When you think of one of the major popular staple crops that is being consumed in almost every part of the world, then think of sweet potato (Ipomoea batatas). This is an important vegetable crop that plays distinctive role in both developing and developed countries due to its richness in nutrients, low input requirements and popularity. Sweet potato is a dicotyledonous plant that belongs to the Convolvulaceae family. The tuberous roots are starchy and taste very sweet while the shoots and leaves can equally serve as vegetables.

Ipomoea batatas is originally from the tropical parts of America before spreading to other parts of the world. Although they both have similar name but the sweet potato is not closely related to the potato (Solanum tuberosum). Sweet potato plant bears alternate palmately lobed or heart-shaped leaves and the edible tuberous root is tapered and has a smooth skin.

Sweet potato skin has different colours such as brown, purple, beige, yellow, orange, white or red while the inner flesh has colours such as orange, beige, purple, red, pink, violet, white or yellow. Although certain people refer to the sweet potatoes as yam yet they are totally different from a real yam Dioscorea. Sweet potatoes thrive well in warm temperate and tropical parts of the globe especially where there is enough moisture to facilitate their growth.

Nutritional Values of the Sweet Potatoes

Sweet potato, which is also known as kelang or boniato is an excellent source of dietary fiber, manganese, copper, carbohydrate, biotin (vitamin B7), vitamin C, vitamin A (carotenes), folate, vitamin B2, vitamin B5, vitamin B6, vitamin E, iron, selenium, sodium, potassium, pantothenic acid, magnesium, flavonoids, especially phenolic acids and anthocyanins. Sweet potatoes are equally low in sugar and calories..

Benefits of Sweet Potatoes

1. Aids Digestion
Sweet potatoes are an excellent source of dietary fiber thus facilitate easy digestion of food in the digestive tracts. Studies reveal that consuming sweet potatoes with the skin is essential for maintaining healthy digestive system, preventing constipation as well as for preventing colon cancer.

2. Anti-oxidizing Properties
Sweet potatoes (Ipomoea batatas) contain anti-oxidants thus very essential for tackling inflammatory problems such as gout, arthritis, asthma.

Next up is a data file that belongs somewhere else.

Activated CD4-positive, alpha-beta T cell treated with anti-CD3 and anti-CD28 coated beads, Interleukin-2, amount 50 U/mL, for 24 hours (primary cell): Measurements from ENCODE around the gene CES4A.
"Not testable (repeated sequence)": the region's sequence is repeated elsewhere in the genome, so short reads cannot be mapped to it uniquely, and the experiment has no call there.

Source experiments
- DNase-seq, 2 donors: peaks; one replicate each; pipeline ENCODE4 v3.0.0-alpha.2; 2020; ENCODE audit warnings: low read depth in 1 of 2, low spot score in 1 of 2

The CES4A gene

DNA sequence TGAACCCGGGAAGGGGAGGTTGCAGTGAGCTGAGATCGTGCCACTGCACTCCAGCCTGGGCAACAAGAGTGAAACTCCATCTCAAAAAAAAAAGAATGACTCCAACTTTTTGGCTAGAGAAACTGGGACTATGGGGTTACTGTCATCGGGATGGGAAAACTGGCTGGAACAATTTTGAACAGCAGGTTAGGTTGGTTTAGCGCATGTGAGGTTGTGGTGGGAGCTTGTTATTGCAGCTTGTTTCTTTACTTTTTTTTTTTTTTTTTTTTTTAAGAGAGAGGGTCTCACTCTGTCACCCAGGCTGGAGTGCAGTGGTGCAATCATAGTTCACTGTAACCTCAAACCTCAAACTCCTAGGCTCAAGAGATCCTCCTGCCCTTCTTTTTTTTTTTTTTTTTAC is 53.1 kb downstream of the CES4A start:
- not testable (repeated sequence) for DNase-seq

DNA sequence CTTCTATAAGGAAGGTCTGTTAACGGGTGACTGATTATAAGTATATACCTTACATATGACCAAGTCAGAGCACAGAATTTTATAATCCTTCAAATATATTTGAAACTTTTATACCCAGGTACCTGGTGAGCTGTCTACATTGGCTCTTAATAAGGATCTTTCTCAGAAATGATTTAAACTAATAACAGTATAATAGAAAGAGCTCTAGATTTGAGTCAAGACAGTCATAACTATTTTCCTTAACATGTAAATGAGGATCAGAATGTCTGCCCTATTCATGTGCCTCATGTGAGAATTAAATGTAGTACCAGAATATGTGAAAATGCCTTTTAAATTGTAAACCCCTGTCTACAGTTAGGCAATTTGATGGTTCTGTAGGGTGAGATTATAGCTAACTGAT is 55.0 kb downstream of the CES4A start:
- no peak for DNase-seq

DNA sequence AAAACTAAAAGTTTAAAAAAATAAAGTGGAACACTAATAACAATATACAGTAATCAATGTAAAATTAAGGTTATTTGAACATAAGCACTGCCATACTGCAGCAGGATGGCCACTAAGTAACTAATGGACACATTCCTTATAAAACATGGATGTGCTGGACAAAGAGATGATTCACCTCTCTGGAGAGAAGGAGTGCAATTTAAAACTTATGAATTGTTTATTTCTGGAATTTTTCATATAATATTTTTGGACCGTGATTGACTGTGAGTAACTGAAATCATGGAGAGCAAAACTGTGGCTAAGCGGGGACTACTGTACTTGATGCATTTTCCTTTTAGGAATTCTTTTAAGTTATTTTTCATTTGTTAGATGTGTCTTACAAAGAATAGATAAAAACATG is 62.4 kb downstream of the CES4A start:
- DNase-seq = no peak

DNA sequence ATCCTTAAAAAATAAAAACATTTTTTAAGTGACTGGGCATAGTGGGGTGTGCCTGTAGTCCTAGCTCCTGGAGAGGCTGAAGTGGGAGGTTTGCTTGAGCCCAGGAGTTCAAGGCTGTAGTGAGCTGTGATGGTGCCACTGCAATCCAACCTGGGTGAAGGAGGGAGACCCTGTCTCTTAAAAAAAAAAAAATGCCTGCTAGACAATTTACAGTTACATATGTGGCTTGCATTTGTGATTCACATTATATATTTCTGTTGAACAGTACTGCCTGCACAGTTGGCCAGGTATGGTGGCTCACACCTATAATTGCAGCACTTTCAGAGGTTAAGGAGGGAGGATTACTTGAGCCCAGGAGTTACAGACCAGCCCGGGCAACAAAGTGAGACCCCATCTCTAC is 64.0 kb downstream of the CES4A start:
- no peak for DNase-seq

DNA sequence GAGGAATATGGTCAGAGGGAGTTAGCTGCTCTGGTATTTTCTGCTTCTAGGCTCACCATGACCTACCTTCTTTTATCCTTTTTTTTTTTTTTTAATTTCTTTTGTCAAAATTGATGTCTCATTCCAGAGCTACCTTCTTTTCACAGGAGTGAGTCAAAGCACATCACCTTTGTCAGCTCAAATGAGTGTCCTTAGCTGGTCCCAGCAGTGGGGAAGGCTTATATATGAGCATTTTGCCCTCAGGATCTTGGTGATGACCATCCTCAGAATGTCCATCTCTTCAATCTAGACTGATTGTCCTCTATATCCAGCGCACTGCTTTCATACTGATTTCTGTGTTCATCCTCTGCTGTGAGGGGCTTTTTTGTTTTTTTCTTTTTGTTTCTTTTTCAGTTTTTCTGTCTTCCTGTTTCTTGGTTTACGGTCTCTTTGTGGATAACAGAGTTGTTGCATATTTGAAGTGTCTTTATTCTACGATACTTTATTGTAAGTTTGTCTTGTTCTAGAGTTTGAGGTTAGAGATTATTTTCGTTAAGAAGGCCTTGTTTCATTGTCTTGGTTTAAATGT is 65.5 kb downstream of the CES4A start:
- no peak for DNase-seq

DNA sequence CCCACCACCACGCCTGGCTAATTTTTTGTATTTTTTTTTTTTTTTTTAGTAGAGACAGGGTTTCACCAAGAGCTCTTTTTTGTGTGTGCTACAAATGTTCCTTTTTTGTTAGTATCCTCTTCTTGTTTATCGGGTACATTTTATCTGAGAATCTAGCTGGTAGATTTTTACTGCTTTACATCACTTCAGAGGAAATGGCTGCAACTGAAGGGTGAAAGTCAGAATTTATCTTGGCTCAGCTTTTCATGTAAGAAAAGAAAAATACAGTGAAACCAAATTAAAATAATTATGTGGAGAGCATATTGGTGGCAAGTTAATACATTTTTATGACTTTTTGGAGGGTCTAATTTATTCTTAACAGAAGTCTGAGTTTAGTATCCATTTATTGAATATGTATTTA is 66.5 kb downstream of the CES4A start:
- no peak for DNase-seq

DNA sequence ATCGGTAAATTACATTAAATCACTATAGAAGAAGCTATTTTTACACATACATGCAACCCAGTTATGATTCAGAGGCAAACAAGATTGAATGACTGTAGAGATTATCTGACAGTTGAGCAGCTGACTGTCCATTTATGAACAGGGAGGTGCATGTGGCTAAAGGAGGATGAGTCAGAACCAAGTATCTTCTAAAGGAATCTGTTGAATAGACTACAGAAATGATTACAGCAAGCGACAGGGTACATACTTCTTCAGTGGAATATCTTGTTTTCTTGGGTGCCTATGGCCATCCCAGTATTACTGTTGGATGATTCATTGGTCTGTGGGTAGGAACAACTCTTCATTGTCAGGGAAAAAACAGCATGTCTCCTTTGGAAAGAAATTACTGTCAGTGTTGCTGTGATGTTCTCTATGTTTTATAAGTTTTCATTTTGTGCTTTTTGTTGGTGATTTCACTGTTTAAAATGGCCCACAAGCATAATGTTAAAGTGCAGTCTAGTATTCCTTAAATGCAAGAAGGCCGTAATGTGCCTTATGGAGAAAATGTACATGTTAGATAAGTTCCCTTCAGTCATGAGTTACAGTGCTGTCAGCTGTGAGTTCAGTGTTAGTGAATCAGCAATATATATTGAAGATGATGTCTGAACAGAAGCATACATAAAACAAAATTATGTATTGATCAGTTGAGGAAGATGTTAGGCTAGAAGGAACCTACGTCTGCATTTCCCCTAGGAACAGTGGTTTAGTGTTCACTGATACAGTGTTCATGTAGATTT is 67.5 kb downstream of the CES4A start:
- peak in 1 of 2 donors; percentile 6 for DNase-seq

3. Aids Fetal Development
Sweet potato contains a high amount of folate thus essential for healthy fetal development.

4. Maintains Healthy Heart
Sweet potatoes contain potassium which is essential for maintaining healthy heart by preventing stroke and heart attack.

5. Prevents Muscle cramps
Due to the potassium content of sweet potatoes, studies reveal that including these root vegetables in someone’s diet is essential for preventing muscular cramps.

6. Anti-diabetic Properties
Sweet potatoes contain anti-diabetic properties thus act as a good blood sugar regulator. Some studies reveal that sweet potatoes help to stabilize and lower the insulin level.

7. Energy Booster
Sweet potatoes contain carbohydrates thus act as a good energy booster.

8. Culinary Purposes
Both the leaves, shoots and starchy tuberous roots are edible thus can be used for preparing assorted dishes.

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Cheng, S., Huang, C., Chen, K., Lin, S. & Lin, Y. 2015, “Exploring the benefits of growing bioenergy crops to activate lead-contaminated agricultural land: a case study on sweet potatoes”, Environmental monitoring and assessment, vol. 187, no. 3, pp. 1-7.

Laurie, S., Faber, M., Adebola, P. & Belete, A. 2015, “Biofortification of sweet potato for food and nutrition security in South Africa”, Food Research International.

Maloney, K. P., Truong, V. and Allen, J. C. (2012), Chemical Optimization of Protein Extraction from Sweet Potato (Ipomoea batatas) Peel, Journal of Food Science, vol. 77, no. 11, pp. 307-310.

Mbaeyi-Nwaoha, I. E. and Emejulu, V. N. (2013), Evaluation of Phytochemical Composition and Antimicrobial Activity of Sweet Potato (Ipomoea batatas) Leaf”, Pakistan Journal of Nutrition, vol. 12, no. 6, pp. 575-580.

Zhang, Z., Fan, S., Zheng, Y., Lu, J., Wu, D., Shan, Q. & Hu, B. 2009, “Purple sweet potato color attenuates oxidative stress and inflammatory response induced by d-galactose in mouse liver”, Food and Chemical Toxicology, vol. 47, no. 2, pp. 496-500.

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